Dogs of Detroit have new territory to trot: Yesterday, the Detroit Riverfront Conservancy held a soft opening for a 20-acre westward extension of the Riverwalk. Part of a planned two-mile track of the West Riverwalk, the new span runs from the Riverfront Towers to Rosa Parks Boulevard, says Mark Pasco, director of communications for the conservancy. “It’s going to be great,” Pasco says. “It’s a wide open green space. It’s going to be great for activities.” The endgame for the Riverwalk, Pasco notes, is to extend the walkway from the Ambassador Bridge to Gabriel Richard Park, just past the MacArthur Bridge — about a 5.5. mile route. The new westward expansion is wider than most of the walkway, about 30 feet, says Pasco — a decision made by the conservancy to accommodate fisherman that previously frequented the area. “We knew … once it opened up they’d want to fish there again, so we made the Riverwalk itself wider,” Pasco says. The conservancy will hold a grand opening in late September, which will include “food and music and activities,” Pasco says, though no official date has been set.

    The post Detroit Riverwalk west extension opens from Riverfront Towers to Rosa Parks appeared first on Metro Times Blogs.

  • DJ Josh Cheon shares his favorite darkwave tracks

    San Francisco’s Josh Cheon runs the darkwave revival label Dark Entries and is a member of the Honey Soundsystem DJ collective. This Saturday, July 26, Macho City switch out of disco mode and get a little gothic, bringing the Dark Entries 5th Anniversary Tour to town. Synth bands Bézier, Max + Mara, and Redredred will play, and Cheon will spin select cuts in between sets. We asked Cheon to share a playlist of some of his favorite tracks: Martin L. Gore — “Compulsion”: “I first heard this song at The Bank, a goth club I used to go to every weekend in New York as a teenager. I love the synths that sound like brass instruments and of course Martin’s distinct vocals.When I bought the EP, I discovered it was actually a cover of a song by Joe Crow, who used to play with UK post punk group The Nightingales. The rest of the covers on this EP turned me onto so many other great bands like Tuxedomoon, Sparks, The Durutti Column and Comsat Angels.” Clan of Xymox — “Call it Weird”: “This song was also part of my teenage soundtrack after it was reissued in 1994 on CD. I never imagined I would reissue it then, but when I started my label it was one […]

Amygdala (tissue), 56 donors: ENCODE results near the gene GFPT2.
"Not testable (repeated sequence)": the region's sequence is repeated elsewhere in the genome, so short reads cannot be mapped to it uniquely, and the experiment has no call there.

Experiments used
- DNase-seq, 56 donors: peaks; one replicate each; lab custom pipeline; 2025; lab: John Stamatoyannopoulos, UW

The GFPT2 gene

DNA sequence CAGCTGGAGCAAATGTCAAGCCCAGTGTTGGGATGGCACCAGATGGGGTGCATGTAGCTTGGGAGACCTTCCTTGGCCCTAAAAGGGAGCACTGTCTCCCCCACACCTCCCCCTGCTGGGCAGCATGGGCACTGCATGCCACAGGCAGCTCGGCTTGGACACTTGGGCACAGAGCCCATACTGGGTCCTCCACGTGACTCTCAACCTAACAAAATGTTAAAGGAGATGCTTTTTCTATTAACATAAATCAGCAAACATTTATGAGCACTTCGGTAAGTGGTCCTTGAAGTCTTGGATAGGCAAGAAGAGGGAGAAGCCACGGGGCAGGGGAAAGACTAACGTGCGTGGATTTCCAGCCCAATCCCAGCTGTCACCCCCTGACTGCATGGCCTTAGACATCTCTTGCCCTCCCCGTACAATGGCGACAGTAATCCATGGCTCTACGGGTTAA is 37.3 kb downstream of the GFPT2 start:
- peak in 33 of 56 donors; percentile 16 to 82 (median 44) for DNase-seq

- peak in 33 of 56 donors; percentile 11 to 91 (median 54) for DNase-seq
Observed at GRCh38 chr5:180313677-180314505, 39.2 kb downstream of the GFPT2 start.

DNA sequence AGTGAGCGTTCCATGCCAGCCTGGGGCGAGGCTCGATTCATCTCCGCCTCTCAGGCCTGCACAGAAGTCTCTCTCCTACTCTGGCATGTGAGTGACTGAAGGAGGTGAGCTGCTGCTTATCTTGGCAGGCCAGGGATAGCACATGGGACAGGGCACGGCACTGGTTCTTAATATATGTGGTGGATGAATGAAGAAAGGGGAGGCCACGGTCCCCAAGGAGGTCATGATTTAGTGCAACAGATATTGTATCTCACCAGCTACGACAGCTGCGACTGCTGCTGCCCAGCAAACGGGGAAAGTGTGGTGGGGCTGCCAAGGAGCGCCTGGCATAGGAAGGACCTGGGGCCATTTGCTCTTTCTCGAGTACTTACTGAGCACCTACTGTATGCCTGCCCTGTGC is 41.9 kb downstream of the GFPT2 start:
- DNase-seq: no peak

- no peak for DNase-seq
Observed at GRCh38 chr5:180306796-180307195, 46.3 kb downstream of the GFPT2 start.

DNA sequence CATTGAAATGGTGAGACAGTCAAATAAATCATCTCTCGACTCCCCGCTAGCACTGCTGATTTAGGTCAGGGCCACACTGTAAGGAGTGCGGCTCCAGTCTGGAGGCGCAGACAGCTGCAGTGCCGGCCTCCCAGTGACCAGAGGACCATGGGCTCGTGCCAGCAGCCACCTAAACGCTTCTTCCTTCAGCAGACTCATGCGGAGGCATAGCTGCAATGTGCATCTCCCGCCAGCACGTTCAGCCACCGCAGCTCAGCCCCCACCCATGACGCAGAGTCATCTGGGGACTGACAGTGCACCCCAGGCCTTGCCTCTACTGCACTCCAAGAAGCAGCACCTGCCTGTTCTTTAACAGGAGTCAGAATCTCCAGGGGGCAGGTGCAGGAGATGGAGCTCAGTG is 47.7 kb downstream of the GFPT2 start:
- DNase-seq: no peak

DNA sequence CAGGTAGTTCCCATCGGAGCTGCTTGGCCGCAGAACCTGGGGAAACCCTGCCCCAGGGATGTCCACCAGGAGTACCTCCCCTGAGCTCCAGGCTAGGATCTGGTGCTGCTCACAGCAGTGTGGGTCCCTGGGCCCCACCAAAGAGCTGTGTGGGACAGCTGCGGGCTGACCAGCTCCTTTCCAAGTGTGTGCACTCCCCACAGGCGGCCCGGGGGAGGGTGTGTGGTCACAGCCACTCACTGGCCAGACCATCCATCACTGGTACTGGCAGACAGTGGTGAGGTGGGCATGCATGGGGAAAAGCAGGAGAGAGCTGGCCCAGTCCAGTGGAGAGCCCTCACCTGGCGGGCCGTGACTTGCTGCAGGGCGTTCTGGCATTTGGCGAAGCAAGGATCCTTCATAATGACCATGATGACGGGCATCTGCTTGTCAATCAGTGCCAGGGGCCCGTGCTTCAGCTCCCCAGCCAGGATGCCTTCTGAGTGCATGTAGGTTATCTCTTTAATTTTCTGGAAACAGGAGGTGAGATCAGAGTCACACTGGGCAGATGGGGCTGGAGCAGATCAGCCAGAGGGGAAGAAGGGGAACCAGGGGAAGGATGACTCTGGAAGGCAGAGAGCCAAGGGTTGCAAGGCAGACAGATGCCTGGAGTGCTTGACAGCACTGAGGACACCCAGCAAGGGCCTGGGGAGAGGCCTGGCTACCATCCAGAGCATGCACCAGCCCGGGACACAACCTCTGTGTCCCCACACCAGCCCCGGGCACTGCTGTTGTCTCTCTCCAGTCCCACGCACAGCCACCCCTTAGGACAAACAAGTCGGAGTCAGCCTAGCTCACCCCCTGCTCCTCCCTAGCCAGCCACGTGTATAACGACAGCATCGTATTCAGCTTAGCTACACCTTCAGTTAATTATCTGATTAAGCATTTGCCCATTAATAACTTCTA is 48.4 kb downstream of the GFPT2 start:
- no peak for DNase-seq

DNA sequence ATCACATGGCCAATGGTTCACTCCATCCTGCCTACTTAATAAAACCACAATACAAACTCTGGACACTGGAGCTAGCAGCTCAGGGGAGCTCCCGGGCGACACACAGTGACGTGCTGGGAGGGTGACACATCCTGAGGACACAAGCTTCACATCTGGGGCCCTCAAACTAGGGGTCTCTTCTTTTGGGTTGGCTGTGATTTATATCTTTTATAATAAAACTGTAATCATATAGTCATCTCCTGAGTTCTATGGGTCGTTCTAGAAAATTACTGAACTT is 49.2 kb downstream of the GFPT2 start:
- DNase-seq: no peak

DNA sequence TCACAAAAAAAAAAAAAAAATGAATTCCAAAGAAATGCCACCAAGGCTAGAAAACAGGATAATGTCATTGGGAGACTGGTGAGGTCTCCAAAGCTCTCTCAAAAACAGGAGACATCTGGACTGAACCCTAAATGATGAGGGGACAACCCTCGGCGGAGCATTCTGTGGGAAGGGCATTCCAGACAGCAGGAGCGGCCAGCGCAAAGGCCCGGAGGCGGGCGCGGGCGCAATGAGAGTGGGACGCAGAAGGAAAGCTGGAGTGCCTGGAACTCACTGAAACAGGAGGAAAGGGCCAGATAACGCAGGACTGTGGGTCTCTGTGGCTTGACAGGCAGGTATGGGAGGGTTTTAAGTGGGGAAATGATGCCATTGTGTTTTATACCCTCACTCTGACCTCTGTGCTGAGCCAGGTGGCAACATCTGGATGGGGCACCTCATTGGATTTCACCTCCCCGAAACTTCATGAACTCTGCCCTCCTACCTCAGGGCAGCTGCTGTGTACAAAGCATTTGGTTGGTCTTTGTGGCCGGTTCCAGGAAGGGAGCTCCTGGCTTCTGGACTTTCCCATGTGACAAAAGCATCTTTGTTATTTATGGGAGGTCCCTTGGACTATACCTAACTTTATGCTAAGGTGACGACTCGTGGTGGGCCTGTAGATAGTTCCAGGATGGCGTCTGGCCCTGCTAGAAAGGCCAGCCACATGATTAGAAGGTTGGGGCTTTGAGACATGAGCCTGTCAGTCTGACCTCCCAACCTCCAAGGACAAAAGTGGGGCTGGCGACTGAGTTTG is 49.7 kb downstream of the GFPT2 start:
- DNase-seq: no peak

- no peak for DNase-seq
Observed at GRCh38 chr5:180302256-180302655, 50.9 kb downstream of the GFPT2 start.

The post DJ Josh Cheon shares his favorite darkwave tracks appeared first on Metro Times Blogs.

  • Metro Times seeking stories of college sexual assault

    The Metro Times is looking to hear your experiences will sexual assault on a Michigan college campus — from anything to how many sexual assault prevention programs, rape kits or crisis centers you may have had access to, to how the administration or local law enforcement handled your experience. If you, or anyone you know might be interested in talking to a reporter at the Metro Times, please email us at college@metrotimes.com.

    The post Metro Times seeking stories of college sexual assault appeared first on Metro Times Blogs.

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Politics & Prejudices

Long live socialism

The great right-wing swindle has hoodwinked too many

Here's the truth: I love socialism, and so do you, even though you may well neither know it, nor admit it. Matter of fact, so do most of the poseurs trying for the Republican presidential nomination.

They, however, want socialism only for the rich, and never call it that. Instead, they pretend what they call "socialism" is the problem. Well, if you want to see someone who lived a life free of socialism, go to Italy.

There, you can visit the body of the so-called "Ice Man," who was found after being frozen for 5,000 years. He was in his 40s; his teeth were decayed, his body was pretty much worn out, and, oh, yes, he had been murdered. But at least he didn't have to pay taxes.

Nor did he have police protection, schools, health care, roads or any agency in charge of seeing he wasn't sold tainted reindeer meat.

Well, he may have led a life Ron Paul would love, but the rest of us would probably prefer the sort of government intrusion that prevents someone from pissing in our drinking water.